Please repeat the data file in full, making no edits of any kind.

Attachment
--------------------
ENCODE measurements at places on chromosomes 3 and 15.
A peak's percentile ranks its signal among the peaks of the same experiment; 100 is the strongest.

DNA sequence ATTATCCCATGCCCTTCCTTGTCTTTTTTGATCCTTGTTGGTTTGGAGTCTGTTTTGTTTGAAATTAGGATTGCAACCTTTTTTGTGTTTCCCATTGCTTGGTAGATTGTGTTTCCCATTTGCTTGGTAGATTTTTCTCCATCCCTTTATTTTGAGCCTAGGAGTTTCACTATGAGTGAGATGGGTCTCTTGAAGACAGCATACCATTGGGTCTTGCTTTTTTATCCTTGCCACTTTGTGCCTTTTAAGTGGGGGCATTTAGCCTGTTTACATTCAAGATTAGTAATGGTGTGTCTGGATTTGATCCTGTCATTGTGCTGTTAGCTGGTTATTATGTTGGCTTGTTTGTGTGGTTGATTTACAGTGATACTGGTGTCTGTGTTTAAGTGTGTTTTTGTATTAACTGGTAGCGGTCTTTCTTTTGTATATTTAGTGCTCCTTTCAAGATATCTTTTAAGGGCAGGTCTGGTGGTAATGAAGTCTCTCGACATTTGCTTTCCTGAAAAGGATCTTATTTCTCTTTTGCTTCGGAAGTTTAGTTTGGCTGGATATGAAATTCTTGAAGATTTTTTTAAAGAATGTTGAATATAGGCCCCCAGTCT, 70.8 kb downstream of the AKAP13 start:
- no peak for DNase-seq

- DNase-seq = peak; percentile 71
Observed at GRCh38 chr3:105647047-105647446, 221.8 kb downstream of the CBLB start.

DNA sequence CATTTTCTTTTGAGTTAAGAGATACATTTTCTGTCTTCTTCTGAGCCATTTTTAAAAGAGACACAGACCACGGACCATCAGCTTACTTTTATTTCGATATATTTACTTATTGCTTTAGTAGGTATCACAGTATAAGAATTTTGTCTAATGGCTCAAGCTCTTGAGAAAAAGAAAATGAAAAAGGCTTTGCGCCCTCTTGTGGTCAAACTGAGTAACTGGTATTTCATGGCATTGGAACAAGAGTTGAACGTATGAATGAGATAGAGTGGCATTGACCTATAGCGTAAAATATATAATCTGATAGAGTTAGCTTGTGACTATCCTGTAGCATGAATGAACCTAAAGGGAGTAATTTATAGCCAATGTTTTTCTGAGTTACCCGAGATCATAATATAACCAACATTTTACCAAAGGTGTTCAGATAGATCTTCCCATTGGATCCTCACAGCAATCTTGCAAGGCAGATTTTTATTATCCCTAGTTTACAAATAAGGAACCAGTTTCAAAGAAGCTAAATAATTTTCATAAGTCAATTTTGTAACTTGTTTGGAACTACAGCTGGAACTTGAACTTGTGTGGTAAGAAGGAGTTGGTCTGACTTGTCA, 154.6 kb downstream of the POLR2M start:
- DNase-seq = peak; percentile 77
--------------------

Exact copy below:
ENCODE measurements at places on chromosomes 3 and 15.
A peak's percentile ranks its signal among the peaks of the same experiment; 100 is the strongest.

DNA sequence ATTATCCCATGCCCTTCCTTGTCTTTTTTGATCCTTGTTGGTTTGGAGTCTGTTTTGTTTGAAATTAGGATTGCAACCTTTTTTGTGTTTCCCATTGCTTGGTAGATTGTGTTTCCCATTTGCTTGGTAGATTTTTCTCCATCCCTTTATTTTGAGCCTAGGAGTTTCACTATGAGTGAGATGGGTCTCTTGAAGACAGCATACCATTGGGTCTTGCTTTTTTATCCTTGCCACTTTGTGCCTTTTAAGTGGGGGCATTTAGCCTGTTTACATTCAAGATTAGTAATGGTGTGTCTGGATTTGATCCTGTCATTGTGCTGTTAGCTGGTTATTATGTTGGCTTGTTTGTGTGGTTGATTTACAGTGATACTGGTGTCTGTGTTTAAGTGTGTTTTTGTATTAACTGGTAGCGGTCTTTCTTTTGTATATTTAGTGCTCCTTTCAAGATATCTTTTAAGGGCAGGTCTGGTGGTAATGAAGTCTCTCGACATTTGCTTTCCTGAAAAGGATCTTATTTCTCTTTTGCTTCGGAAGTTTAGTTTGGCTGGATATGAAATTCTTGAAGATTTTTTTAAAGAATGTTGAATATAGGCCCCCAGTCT, 70.8 kb downstream of the AKAP13 start:
- no peak for DNase-seq

- DNase-seq = peak; percentile 71
Observed at GRCh38 chr3:105647047-105647446, 221.8 kb downstream of the CBLB start.

DNA sequence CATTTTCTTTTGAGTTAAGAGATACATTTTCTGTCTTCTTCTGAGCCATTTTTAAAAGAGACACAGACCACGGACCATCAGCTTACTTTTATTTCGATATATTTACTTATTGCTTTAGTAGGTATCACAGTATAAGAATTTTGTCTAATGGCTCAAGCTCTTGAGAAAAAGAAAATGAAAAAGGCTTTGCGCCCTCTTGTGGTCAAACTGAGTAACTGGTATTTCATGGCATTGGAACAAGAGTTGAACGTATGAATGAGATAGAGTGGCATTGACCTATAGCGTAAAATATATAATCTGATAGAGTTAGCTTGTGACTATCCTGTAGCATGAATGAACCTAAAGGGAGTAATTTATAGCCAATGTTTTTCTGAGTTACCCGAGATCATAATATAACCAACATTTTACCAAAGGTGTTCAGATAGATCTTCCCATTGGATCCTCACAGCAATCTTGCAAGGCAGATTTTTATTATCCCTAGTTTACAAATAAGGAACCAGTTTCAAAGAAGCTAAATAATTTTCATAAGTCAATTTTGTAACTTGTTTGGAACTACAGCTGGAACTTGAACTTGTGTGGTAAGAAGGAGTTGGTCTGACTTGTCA, 154.6 kb downstream of the POLR2M start:
- DNase-seq = peak; percentile 77